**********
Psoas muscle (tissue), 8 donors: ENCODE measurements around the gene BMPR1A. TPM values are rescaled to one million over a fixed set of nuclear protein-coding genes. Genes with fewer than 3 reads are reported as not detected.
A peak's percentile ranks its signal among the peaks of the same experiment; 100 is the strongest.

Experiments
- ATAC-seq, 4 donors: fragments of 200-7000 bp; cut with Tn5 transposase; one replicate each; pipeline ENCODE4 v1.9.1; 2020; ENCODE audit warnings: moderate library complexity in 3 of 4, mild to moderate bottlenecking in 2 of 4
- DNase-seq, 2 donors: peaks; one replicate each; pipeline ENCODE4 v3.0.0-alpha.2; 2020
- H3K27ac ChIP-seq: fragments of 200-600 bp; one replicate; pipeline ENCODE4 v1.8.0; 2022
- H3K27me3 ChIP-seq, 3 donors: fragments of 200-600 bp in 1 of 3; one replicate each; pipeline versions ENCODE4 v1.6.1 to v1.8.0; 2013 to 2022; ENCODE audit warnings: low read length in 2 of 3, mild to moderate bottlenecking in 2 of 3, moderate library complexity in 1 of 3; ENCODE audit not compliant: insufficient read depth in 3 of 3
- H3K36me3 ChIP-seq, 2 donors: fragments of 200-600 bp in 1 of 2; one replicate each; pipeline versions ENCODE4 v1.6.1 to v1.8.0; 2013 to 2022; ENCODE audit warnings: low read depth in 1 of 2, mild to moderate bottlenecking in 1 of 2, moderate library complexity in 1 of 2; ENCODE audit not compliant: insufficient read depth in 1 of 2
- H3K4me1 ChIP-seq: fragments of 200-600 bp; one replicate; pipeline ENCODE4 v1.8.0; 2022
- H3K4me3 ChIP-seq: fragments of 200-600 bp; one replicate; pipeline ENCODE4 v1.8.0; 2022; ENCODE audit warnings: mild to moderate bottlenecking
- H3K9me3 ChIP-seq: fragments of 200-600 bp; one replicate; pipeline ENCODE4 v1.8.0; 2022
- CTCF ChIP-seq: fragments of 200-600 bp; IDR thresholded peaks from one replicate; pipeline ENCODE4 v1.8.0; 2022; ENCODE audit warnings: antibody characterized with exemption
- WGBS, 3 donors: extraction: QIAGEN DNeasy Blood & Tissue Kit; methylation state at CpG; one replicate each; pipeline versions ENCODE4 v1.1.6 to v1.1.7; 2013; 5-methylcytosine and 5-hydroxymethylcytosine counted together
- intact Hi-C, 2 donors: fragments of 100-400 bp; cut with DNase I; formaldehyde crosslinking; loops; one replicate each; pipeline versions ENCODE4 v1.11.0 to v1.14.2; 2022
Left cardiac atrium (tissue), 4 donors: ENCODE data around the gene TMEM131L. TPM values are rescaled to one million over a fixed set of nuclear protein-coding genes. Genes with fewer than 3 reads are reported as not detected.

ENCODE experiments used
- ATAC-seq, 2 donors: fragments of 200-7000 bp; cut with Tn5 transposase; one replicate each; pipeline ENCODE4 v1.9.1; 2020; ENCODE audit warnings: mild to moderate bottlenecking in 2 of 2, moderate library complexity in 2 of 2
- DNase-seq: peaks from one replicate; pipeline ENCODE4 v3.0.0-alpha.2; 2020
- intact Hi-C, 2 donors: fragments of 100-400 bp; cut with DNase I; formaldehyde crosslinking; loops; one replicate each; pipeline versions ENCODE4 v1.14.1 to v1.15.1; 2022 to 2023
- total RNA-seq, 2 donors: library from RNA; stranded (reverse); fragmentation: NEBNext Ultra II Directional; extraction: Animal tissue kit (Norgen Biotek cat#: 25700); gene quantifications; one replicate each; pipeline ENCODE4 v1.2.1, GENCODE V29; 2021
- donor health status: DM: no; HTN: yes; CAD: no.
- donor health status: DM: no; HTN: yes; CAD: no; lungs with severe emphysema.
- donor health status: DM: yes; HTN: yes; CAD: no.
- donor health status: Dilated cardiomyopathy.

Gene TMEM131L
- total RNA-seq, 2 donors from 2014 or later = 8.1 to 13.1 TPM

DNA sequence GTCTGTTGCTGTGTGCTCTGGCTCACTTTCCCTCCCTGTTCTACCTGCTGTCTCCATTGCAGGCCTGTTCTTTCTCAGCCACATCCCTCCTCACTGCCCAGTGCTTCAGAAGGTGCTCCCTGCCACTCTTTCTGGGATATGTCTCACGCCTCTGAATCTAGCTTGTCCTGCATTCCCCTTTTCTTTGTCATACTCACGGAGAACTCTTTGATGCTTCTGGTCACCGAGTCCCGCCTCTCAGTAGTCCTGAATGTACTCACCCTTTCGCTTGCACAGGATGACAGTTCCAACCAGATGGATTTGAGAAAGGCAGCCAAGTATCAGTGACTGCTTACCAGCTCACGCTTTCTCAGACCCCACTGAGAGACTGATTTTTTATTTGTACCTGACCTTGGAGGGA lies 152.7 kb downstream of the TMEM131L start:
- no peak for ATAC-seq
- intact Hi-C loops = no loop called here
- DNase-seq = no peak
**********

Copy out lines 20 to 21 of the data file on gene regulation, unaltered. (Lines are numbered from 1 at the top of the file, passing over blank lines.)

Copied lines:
- total RNA-seq, 2 donors: library from RNA; stranded (reverse); fragmentation: NEBNext Ultra II Directional; extraction: Animal tissue kit (Norgen Biotek cat#: 25700); gene quantifications; one replicate each; pipeline ENCODE4 v1.2.1, GENCODE V29; 2021
- donor health status: DM: no; HTN: yes; CAD: no.